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  1. #1
    Join Date
    Aug 2004
    Location
    Syracuse, NY (upstate)
    Posts
    247

    Default Why 10 days? Why Not 7?

    Weekends are when I have time to work the bees. Most "experts" say to transfer queen cells to nucs 10 days after they were grafted. It would be much easier if I could do this 7 days after grafting (3 days after the cells are sealed) since I could do all the work on weekends (cell builder setup on Saturday, grafting on Sunday, nuc setup with almost ripe queen cell the following Sunday). Your thoughts?

    -ekrouse

  2. #2
    Join Date
    Apr 2008
    Location
    Hawke's Bay, New Zealand
    Posts
    189

    Default Re: Why 10 days? Why Not 7?

    Wings are extremely delicate at that age from memory. Even a jostle can damage the tissues. No wings, no mating, no queen.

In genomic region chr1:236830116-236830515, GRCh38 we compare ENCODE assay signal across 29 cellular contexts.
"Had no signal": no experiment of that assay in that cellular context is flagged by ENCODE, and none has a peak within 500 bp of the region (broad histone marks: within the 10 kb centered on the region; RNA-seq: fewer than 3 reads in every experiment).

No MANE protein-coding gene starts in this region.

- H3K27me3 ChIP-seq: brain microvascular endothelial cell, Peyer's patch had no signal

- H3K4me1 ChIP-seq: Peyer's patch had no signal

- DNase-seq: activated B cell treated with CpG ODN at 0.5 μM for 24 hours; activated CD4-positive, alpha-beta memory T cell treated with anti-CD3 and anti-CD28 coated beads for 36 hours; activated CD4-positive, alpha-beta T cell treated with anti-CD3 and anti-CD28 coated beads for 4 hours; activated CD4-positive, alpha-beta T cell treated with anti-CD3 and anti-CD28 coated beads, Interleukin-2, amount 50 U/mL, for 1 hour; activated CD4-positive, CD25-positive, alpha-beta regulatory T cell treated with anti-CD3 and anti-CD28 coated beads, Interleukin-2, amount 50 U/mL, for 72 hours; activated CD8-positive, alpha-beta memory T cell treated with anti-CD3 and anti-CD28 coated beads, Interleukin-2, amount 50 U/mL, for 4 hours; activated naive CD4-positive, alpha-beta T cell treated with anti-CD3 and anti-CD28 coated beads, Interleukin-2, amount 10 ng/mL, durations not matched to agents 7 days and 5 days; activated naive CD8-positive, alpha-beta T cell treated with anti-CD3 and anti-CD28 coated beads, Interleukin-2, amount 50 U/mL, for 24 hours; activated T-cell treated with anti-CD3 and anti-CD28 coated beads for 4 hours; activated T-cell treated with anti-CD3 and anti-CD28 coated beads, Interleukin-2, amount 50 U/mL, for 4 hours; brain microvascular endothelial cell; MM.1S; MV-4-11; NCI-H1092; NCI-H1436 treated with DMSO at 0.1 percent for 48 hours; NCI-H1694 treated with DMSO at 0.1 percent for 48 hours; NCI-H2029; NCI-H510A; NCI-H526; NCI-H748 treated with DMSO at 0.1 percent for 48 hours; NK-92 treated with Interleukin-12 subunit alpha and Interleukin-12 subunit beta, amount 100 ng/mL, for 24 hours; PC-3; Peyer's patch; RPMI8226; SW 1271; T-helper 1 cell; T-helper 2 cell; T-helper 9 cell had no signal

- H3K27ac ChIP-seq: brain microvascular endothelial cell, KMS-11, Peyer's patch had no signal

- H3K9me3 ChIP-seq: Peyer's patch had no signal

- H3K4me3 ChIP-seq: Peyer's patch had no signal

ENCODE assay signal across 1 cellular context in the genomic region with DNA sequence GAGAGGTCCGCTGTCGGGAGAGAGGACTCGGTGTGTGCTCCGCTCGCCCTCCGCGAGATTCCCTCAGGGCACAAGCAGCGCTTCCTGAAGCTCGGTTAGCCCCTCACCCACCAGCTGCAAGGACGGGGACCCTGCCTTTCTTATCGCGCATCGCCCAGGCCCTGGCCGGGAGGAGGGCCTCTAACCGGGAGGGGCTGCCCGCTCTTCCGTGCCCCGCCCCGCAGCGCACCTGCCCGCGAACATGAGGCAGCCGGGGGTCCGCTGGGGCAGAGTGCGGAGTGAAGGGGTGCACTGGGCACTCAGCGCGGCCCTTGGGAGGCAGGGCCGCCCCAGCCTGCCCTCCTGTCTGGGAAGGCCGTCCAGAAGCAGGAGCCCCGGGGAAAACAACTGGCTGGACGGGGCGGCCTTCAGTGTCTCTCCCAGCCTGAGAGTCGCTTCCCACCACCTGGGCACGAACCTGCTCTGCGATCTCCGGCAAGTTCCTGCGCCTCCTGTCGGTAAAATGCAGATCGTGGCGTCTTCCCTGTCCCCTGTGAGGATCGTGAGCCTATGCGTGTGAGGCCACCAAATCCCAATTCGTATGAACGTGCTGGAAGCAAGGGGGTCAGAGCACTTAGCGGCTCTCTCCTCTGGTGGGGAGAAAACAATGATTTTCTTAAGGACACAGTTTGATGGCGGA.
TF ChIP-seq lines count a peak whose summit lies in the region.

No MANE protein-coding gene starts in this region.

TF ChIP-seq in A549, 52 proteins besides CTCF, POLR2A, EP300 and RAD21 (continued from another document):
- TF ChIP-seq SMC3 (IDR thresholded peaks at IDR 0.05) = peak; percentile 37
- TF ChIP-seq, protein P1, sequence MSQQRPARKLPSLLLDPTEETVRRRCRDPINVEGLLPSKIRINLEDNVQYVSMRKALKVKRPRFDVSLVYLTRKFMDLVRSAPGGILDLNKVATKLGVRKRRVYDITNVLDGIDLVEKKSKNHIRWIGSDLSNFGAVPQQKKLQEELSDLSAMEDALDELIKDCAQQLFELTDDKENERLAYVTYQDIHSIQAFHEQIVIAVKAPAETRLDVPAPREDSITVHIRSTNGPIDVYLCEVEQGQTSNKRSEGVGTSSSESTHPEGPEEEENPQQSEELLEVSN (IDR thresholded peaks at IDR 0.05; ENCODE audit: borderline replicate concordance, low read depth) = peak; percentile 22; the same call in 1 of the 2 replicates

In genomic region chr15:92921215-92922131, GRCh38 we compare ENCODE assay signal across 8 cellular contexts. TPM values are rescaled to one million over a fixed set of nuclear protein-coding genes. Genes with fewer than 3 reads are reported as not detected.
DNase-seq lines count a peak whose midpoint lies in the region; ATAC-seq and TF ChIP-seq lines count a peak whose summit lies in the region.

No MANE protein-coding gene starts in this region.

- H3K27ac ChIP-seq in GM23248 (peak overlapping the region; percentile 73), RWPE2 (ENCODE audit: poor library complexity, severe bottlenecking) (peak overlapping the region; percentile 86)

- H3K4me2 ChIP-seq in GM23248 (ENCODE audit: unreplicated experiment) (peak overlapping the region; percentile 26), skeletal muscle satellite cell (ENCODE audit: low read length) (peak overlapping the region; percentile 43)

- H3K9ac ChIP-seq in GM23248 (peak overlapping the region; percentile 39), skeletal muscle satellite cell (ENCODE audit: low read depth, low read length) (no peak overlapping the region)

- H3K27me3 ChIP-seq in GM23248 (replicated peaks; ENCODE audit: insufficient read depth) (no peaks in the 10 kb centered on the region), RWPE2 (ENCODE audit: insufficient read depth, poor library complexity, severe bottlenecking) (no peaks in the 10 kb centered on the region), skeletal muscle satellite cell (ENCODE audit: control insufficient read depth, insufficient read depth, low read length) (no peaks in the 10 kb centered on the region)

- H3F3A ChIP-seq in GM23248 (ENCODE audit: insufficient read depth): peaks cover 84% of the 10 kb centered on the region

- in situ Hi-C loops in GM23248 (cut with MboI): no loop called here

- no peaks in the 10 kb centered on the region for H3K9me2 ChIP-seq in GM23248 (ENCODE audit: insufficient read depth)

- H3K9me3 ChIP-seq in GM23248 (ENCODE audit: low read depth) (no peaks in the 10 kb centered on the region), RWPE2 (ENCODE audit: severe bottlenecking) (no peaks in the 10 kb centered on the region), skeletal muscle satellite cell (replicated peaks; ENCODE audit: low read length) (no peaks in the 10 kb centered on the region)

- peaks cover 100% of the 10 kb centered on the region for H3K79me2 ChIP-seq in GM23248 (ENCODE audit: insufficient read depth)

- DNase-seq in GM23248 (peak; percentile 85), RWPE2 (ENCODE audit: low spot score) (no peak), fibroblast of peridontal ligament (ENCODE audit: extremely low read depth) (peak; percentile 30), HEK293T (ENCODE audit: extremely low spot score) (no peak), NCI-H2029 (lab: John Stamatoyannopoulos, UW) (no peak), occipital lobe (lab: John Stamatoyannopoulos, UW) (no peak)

Hence the Day 9 transfer (we avoid day 10 transfers as sometimes the queen is already emerging if your timing is at all off).

    You can transfer very early - day 2 capped I think is safe (but double check that), or very late, but in between is dangerous.

  3. #3
    Join Date
    Apr 2008
    Location
    Hawke's Bay, New Zealand
    Posts
    189

    Default Re: Why 10 days? Why Not 7?

    As a sideliner I run into the same timing issue, btw, since I have a 'day job' Monday to Friday.

    What I do is set up the hives on a weekend (ie, separate out my queen and give her fresh comb to lay in, then graft on a Wednesday/Thursday - it can be done late in the day if you have good light source, so I only need to take an hour or two off work, or have done it in the evenings too. Because the queen was given fresh comb four days before grafting, I have perfect aged larvae for grafting easily accessible - no hunting through the hive for the right age.

    Then I can do the time-intensive part and make up my nucs with cells or requeen, whatever the intended purpose, on the weekend following.